Alan Martin FOX &
Anneke Nicolette ADRIAANSEN
Alan Fox and his fiance Anneke Adriaansen in January 1979.
|Anneke Nicolette ADRIAANSEN|
|152cm tall, thin build, fair hair, green eyes.|
Alan Martin FOX
167cm tall, medium build, brown hair, blue eyes.
On 11 January 1979, Alan Fox and Anneke Adriaansen left Berowra Heights with the intention of
hitchhiking to Kempsey and Byron Bay. They were last seen on the afternoon of 12
January 1979 in the main street of Byron Bay. They intended to travel to Upper
Burringbar to purchase some land. Numerous inquiries and leads have been
followed up by police and family, but to no avail. There are grave fears for
A woman told police she spoke to the couple at a bus stop in Byron Bay on April 12, 1979. A friend then spoke with Alan and Anneke in the main street of Kempsey on January 15 about the couple hitchhiking back to Byron Bay to finish their holiday. She last saw the couple walking north along the Pacific Highway near Forth Street, Kempsey. This is the last known sighting of Alan and Anneke. At the time of his disappearance, Alan was 167cm tall with a medium build. He had a fair complexion, brown hair and blue eyes.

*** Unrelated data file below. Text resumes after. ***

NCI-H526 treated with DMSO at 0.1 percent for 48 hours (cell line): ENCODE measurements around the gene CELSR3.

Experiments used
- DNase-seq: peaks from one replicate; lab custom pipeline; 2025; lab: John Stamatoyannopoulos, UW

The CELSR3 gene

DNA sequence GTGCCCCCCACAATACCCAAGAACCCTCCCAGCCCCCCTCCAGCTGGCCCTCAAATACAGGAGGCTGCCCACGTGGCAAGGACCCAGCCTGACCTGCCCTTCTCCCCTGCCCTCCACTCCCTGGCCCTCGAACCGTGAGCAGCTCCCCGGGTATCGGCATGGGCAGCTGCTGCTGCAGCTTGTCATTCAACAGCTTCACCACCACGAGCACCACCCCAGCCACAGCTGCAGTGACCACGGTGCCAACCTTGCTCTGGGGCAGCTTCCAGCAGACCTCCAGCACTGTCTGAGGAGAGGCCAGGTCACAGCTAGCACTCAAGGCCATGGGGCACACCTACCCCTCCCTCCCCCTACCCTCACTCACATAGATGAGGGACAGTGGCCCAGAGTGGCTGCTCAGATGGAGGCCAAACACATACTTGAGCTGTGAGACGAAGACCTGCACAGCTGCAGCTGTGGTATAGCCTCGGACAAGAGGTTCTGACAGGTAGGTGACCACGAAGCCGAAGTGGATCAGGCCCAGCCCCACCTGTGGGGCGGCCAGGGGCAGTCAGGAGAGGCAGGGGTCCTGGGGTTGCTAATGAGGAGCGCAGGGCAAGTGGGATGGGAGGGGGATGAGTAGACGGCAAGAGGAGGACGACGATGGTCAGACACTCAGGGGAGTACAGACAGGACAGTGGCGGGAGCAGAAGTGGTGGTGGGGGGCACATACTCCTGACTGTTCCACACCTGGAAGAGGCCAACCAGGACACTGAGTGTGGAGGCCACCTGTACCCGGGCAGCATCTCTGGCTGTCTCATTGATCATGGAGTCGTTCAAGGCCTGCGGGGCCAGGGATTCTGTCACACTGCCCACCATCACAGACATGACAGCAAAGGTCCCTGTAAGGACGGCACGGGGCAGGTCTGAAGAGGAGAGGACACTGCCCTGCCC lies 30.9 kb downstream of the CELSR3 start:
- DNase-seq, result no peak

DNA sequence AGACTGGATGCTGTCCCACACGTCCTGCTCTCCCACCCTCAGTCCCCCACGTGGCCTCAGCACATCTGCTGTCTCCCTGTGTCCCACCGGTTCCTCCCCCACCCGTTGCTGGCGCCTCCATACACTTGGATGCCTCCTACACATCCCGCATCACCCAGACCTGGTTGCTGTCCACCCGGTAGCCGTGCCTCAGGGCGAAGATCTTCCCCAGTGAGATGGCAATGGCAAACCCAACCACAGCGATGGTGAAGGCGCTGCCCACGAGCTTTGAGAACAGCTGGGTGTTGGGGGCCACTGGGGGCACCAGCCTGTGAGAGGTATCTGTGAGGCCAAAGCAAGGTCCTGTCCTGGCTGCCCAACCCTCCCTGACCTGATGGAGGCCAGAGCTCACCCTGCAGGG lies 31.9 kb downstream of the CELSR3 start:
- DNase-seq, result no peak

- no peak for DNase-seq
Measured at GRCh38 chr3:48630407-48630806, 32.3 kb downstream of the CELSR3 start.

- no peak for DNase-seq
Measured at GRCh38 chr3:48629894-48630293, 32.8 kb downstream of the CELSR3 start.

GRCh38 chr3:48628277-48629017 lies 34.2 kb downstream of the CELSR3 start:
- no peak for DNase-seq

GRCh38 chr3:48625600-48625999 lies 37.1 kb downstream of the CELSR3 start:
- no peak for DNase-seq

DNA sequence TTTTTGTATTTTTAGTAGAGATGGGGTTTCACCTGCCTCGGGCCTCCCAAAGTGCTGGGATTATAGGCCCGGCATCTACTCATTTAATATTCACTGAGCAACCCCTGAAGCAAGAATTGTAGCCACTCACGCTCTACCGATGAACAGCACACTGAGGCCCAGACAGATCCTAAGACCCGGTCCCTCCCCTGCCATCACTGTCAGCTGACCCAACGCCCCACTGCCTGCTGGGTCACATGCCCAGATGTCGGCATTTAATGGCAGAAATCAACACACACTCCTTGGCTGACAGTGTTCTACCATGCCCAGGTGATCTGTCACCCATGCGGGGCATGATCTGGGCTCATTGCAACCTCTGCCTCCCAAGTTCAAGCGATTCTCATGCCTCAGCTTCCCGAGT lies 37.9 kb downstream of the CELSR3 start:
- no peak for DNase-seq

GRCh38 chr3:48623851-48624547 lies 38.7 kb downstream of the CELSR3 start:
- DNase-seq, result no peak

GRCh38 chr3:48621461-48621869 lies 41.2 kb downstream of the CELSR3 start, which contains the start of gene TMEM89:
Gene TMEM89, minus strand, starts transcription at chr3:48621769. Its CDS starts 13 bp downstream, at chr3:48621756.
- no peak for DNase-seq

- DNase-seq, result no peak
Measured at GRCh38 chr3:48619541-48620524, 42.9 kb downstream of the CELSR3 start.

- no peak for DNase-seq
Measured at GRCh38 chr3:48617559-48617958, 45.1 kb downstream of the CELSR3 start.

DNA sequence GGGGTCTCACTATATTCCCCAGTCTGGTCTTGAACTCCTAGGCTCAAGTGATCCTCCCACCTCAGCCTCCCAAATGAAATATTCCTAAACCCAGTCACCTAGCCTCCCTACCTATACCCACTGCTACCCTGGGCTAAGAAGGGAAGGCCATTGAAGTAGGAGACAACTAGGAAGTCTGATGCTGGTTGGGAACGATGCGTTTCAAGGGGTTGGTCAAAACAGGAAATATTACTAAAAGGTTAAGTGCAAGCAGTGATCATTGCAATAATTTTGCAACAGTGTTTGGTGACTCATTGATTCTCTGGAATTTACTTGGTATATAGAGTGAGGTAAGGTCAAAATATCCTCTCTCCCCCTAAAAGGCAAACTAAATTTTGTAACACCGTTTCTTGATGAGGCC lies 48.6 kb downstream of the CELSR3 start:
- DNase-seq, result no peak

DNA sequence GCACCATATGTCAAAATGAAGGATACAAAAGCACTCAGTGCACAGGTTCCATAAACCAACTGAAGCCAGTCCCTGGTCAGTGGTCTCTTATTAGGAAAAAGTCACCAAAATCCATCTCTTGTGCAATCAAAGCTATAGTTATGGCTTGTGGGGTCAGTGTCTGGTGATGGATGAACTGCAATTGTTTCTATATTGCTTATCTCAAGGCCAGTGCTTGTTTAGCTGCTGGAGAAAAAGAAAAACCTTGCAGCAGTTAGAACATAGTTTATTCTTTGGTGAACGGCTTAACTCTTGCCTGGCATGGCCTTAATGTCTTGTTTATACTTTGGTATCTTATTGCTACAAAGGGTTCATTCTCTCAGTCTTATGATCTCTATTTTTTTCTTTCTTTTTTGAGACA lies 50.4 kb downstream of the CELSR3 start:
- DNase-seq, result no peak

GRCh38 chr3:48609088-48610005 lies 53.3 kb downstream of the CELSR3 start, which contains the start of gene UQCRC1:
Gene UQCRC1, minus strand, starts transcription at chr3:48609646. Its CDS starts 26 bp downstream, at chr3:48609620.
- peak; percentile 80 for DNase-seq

Coroner declares missing couples dead after 27 years
By Leonie Lamont - SMH
August 4, 2005
The NSW Police Commissioner will be asked to post a reward for information about four young people missing since the late 1970s, after a coroner's inquest determined all four were dead.
Some 27 years after the August 1978 disappearance of Berowra schoolgirl Michelle Pope, 18, and her boyfriend, Stephen Lapthorne, 21, from the northern Sydney area, and the January 1979 disappearance of Alan Fox, 21, and his 19-year-old fiancee, Anneke Adriaansen, from near Kempsey, the coroner's findings yesterday will allow death certificates to be issued.
Sergeant Dennis Ellis, in charge of the coronial investigation into the Fox and Adriaansen disappearance, said police were now investigating a jailed triple murderer who had been living on the North Coast at the time and had been suspected of committing a series of violent attacks on young women of a similar appearance to Miss Adriaansen.
"I have contacted the homicide squad in relation to this suspect and [also] Ivan Milat … it was ascertained Milat could have also been around the coast of northern NSW at the time," he said.
At the inquest, the families of the missing asked questions about gaps in the police records from the time, and Sergeant Ellis said the documentation of the earlier investigation was "scant".
Miss Adriaansen and Mr Fox had been hitchhiking up the coast, looking to buy land near Murwillumbah, when they disappeared.